Windsor Mill, MD asked in Consumer Law, Small Claims, Contracts and Arbitration / Mediation Law for Maryland

Q: My friend gave me money when I was on hard times and did not state it was a loan.

After months of not speaking with me the friend now wants to take me to court for money that is not a loan. Would this action fall under Title 5 Subtitle 9 5-901 Executory Contracts? The amount was 800 however the friend is stating in court that it is $1200. How do I fight this? I offered to pay back 800 dollars twice and the friend refused citing that he doesnt want that and he doesnt have to accept anything at all. Weeks later and now I have to show up in court. Is there a way to counter-sue? I could potentially lose my job over something that is being fabricated.

2 Lawyer Answers
Rolanzo Richard White
Rolanzo Richard White
  • Gaithersburg, MD
  • Licensed in Maryland

A: I'm sorry to hear about your "friend."

Your matter is pretty fact dependent, however generally, a "gift" is a voluntary transfer of property by one to another, without any consideration or compensation provided to the transferor. Thus, a gift is a gratuity. Determining whether the money was a loan or gift will depended on the personal/professional relationship with your friend, the facts and conduct leading up to the transfer, among a number of other considerations.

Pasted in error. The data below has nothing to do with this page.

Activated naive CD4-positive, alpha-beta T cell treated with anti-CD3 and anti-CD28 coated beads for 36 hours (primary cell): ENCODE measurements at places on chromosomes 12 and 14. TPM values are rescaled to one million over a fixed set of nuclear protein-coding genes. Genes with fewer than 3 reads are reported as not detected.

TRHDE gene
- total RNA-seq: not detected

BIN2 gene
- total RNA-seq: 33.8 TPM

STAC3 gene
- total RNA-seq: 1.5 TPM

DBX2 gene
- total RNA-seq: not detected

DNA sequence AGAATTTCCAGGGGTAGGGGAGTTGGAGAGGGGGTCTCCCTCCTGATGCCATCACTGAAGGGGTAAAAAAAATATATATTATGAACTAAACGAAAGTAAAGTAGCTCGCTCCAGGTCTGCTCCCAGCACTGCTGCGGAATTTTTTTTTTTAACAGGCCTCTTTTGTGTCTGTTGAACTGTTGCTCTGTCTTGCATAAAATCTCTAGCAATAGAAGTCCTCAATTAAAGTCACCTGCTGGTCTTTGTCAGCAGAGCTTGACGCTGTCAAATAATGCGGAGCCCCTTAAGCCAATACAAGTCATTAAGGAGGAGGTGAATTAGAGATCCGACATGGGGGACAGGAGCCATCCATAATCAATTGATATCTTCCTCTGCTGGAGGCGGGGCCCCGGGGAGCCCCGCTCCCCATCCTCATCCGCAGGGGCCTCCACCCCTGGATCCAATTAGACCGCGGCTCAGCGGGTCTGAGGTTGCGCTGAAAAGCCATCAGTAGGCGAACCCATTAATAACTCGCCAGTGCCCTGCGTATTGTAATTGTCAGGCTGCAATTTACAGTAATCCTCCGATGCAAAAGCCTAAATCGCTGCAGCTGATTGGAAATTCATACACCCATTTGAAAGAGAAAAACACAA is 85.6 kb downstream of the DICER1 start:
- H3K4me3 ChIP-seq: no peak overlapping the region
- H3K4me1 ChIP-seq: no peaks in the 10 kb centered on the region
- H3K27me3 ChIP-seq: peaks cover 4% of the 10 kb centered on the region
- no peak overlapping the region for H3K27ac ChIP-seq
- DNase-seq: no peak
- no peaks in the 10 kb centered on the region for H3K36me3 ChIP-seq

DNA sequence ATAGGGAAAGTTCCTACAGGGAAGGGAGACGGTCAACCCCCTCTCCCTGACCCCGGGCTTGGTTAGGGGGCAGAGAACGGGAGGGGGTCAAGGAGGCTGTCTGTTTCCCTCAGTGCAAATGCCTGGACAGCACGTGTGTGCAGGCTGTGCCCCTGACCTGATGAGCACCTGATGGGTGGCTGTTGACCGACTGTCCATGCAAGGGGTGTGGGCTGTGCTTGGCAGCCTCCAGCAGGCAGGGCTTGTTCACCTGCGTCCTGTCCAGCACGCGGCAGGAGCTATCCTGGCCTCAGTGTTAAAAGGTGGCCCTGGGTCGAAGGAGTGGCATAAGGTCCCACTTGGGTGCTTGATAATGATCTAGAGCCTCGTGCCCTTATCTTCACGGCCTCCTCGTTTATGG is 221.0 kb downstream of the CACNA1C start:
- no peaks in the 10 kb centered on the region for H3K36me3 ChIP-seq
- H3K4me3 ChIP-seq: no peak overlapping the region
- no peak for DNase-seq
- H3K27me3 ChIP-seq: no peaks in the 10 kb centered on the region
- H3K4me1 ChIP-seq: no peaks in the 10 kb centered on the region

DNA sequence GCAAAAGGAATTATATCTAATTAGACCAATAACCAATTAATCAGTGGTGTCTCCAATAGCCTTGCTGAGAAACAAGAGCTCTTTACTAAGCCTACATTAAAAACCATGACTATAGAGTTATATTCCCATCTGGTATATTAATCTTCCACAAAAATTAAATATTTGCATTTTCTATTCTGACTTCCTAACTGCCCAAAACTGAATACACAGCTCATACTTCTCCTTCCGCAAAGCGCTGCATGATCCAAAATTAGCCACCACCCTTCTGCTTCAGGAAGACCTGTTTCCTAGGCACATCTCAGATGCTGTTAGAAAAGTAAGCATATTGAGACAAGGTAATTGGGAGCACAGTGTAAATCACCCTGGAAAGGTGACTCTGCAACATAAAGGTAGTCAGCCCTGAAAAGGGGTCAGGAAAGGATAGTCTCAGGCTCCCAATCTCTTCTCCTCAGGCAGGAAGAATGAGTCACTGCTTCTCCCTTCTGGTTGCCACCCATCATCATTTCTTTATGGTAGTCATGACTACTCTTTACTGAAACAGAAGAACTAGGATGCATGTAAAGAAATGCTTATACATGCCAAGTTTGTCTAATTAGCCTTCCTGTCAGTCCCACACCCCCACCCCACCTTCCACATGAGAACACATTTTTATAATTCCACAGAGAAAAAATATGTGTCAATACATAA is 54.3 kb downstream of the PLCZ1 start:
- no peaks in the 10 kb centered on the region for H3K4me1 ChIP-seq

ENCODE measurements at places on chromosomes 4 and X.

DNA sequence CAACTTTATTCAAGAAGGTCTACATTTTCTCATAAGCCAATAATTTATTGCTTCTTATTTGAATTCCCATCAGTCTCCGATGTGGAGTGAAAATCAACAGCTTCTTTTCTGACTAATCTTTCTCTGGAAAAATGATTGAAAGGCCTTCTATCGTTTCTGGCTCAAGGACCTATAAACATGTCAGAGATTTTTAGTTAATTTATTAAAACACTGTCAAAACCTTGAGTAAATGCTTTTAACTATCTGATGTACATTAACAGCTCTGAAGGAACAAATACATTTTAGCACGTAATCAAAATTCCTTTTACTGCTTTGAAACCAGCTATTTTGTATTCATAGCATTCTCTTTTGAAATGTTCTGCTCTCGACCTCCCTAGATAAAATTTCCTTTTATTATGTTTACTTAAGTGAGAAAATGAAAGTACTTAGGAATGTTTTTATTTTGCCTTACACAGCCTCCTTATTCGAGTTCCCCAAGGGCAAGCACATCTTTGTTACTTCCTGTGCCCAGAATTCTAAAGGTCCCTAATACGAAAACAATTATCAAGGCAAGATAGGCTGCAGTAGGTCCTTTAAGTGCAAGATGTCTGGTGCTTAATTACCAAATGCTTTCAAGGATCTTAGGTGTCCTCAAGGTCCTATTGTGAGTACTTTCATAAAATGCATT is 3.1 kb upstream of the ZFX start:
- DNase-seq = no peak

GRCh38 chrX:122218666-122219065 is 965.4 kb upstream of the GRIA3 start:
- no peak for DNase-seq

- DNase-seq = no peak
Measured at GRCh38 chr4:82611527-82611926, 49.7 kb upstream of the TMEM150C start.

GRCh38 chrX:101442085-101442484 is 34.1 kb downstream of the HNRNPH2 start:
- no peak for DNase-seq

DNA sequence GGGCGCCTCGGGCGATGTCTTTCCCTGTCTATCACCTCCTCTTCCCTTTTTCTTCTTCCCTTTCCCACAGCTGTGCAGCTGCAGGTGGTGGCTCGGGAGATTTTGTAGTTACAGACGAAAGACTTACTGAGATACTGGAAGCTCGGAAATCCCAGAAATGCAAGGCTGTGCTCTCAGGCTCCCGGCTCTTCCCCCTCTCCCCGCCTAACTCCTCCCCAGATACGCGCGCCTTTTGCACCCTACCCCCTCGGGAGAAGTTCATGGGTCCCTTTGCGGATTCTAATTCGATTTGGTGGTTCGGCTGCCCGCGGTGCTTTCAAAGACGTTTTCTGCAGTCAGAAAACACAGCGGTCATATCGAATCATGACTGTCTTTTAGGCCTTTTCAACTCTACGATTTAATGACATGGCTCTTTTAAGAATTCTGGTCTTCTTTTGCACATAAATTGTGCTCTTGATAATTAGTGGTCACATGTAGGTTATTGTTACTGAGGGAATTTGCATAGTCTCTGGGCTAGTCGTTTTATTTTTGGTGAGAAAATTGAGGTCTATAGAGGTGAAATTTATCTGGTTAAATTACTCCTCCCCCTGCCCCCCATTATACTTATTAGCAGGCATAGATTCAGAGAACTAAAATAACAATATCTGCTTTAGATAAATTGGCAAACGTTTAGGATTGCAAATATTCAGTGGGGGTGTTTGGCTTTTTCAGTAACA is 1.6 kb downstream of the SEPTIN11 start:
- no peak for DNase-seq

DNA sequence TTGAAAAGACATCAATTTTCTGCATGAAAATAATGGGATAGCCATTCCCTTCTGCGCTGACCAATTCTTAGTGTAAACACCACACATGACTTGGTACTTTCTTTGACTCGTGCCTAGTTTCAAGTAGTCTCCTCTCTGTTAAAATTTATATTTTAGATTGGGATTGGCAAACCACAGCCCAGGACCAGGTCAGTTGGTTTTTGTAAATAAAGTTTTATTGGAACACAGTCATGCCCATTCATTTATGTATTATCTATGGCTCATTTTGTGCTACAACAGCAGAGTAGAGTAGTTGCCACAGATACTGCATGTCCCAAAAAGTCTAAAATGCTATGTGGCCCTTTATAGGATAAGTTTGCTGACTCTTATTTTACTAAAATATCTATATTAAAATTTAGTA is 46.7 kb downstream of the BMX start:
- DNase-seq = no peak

With that being said, it would be best to discuss this issue with a lawyer who can evaluate the entire transaction and defend you against your "so-called" friend in court.

Bruce Alexander Minnick and Tim Akpinar agree with this answer

Bruce Alexander Minnick
Bruce Alexander Minnick
  • Estate Planning Lawyer
  • Tallahassee, FL

A: I agree with Mr. White 100%. I am responding only to warn you that your angry former friend may also try to claim that the money he gave you was for some service--which you never performed.

Tim Akpinar agrees with this answer

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